Eight years after he first shared it online, Kyoto University mathematician Shinichi Mochizuki's controversial, 600-page proof for a profound mathematical conjecture has been approved for publication in an academic journal.

But there's a twist: academic mathematicians around the world didn't believe that Mochizuki solved the problem, known as the "abc conjecture," back then, Nature News reports, and they remain unconvinced now.

If Mochizuki ends up being right, he could revolutionize number theory. But experts in the field don't think acceptance in a journal is nearly enough evidence.

The abc conjecture is an unproven - unless, of course, Mochizuki nailed it - mathematical concept with far-reaching implications.

It states that if there are two different numbers that can be divisible entirely into small prime numbers, then the sum of those two numbers is only divisible by a smaller number of larger prime numbers.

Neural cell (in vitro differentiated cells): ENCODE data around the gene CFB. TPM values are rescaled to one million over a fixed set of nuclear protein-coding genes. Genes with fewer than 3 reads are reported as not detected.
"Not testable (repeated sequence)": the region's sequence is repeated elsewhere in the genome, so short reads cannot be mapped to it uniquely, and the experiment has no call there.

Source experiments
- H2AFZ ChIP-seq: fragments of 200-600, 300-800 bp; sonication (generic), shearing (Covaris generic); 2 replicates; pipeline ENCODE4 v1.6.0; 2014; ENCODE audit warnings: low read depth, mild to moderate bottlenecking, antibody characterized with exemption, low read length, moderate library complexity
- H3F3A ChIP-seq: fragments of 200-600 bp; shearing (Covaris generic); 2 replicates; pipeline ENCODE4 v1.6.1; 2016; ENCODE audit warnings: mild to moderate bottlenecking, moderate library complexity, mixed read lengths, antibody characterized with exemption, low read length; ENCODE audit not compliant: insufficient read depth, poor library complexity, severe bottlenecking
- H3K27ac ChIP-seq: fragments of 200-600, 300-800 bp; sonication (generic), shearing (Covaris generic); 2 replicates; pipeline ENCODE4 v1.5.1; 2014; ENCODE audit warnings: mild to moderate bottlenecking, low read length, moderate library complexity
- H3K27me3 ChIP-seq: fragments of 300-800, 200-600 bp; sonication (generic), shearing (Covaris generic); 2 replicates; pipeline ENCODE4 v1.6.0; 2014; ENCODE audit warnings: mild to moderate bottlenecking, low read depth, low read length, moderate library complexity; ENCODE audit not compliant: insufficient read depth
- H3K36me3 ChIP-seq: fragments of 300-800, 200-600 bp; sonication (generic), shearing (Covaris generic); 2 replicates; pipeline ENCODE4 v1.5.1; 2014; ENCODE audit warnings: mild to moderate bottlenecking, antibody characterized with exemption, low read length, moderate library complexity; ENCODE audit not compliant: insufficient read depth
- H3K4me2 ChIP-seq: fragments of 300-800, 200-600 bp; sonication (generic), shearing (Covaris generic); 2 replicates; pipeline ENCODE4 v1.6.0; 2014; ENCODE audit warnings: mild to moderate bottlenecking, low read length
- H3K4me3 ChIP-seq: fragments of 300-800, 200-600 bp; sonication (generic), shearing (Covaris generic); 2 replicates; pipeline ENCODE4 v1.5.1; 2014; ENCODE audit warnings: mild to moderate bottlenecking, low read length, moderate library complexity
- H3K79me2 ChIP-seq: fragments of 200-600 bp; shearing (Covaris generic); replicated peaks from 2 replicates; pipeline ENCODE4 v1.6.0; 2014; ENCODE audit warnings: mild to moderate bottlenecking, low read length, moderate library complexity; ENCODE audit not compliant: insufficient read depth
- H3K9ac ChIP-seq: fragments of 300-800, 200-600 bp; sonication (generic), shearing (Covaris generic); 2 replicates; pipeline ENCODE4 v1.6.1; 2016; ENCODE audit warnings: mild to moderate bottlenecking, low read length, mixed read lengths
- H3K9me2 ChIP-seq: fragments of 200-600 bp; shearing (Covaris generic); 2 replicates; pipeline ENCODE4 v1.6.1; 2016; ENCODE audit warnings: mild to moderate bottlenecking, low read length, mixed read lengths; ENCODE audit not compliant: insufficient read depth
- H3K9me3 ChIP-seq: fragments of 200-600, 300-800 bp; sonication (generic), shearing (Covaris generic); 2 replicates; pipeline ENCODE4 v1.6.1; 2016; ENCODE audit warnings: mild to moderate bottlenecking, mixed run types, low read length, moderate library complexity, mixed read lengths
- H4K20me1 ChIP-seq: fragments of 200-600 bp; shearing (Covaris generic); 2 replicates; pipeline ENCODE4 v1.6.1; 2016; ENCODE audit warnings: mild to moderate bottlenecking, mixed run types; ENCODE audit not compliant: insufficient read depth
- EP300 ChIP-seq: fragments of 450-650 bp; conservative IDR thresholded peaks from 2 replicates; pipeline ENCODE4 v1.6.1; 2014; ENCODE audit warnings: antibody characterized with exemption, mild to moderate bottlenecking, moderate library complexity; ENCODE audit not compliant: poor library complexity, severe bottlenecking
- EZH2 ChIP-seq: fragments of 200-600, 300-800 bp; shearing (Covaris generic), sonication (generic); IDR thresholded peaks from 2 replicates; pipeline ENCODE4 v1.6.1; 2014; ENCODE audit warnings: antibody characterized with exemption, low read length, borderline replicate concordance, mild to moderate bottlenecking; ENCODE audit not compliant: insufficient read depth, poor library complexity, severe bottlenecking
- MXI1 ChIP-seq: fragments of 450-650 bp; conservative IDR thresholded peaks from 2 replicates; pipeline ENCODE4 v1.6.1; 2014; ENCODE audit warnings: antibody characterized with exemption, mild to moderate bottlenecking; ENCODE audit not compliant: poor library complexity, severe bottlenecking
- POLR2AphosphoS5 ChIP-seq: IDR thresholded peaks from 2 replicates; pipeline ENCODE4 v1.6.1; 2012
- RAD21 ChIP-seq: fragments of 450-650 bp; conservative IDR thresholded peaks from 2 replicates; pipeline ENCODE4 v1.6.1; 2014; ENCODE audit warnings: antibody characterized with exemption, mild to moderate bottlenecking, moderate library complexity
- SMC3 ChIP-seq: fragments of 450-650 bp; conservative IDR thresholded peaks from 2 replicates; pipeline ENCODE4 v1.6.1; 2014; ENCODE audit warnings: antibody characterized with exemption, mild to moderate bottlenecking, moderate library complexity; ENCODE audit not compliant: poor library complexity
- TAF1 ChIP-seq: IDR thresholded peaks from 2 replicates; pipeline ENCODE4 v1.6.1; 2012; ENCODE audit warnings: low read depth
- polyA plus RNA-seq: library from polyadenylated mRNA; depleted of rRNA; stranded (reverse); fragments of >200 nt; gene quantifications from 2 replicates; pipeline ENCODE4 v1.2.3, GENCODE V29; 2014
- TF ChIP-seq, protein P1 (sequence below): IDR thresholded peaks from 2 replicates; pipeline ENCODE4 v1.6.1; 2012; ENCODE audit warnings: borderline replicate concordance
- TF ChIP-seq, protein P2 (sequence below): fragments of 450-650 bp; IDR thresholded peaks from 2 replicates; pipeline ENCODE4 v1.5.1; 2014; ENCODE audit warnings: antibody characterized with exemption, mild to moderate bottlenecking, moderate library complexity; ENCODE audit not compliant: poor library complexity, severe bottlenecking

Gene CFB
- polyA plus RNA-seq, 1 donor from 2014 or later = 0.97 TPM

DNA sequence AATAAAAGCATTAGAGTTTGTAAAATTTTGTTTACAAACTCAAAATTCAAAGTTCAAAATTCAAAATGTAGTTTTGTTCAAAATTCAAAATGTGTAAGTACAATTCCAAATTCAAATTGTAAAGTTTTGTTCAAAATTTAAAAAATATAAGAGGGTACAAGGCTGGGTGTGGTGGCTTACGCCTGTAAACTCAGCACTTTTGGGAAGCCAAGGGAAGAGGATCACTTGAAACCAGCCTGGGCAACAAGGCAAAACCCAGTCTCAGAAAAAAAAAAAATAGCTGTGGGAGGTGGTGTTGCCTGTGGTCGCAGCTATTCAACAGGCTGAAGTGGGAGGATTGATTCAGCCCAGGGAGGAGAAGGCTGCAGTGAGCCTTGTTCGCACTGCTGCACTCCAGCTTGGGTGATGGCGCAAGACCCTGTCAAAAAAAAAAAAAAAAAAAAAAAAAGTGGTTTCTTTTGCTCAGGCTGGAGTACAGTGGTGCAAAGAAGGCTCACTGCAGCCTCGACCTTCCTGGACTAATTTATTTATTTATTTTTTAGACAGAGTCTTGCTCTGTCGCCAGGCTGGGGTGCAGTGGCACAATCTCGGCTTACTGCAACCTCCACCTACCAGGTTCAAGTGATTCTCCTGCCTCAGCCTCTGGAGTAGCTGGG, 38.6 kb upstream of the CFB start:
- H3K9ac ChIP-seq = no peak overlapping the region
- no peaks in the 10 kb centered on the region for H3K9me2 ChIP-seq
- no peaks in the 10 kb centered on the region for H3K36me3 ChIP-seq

Mochizuki shared four massive preprints online in 2012, claiming they were a proof of the abc conjecture.

But no one has been able to verify his claims - the NYT reports that experts at the time compared the four papers to trying to decipher an alien language.

So they remain skeptical that an academic journal managed to succeed where the entire math community failed.

"If the best mathematicians spend time trying to work out what's going on and fail," an anonymous mathematician told the NYT, "how can one referee on his own have any chance?"

This article was originally published by Futurism. Read the original article.